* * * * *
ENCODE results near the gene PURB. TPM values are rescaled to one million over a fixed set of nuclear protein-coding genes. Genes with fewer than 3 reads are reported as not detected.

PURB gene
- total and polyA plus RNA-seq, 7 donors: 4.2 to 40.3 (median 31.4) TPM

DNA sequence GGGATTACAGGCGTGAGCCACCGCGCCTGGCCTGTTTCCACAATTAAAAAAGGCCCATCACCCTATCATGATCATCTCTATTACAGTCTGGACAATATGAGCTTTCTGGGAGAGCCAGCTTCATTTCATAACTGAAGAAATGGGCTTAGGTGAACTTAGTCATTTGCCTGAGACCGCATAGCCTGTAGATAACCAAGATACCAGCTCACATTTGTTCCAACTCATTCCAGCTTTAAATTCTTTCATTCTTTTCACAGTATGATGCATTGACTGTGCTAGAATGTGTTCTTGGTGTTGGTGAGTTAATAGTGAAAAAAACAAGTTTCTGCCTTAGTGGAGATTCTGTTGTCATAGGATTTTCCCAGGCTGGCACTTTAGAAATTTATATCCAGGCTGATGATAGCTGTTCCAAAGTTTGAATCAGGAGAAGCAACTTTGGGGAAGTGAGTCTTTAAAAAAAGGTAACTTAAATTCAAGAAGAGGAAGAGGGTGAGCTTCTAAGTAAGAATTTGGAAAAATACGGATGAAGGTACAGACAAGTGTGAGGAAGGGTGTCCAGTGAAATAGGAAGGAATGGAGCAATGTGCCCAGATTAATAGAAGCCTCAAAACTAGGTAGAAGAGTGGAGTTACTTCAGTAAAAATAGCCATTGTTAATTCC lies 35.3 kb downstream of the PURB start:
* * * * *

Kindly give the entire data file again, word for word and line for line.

ENCODE results near the gene PURB. TPM values are rescaled to one million over a fixed set of nuclear protein-coding genes. Genes with fewer than 3 reads are reported as not detected.

PURB gene
- total and polyA plus RNA-seq, 7 donors: 4.2 to 40.3 (median 31.4) TPM

DNA sequence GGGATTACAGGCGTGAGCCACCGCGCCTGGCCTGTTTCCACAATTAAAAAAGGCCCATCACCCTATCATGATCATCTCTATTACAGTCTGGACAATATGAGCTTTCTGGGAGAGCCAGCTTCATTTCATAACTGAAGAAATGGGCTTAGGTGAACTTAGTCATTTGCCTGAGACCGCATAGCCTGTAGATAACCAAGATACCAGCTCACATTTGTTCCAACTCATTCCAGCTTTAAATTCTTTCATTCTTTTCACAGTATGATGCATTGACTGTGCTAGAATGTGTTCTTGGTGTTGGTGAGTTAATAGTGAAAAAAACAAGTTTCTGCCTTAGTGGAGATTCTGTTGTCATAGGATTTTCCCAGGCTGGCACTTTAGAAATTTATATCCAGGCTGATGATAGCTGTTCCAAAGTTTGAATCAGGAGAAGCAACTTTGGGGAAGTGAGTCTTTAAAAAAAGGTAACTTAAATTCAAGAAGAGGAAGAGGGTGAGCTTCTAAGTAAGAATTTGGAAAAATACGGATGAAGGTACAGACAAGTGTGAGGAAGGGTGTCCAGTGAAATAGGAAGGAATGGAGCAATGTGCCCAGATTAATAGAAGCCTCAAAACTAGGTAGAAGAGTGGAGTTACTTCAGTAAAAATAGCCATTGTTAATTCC lies 35.3 kb downstream of the PURB start: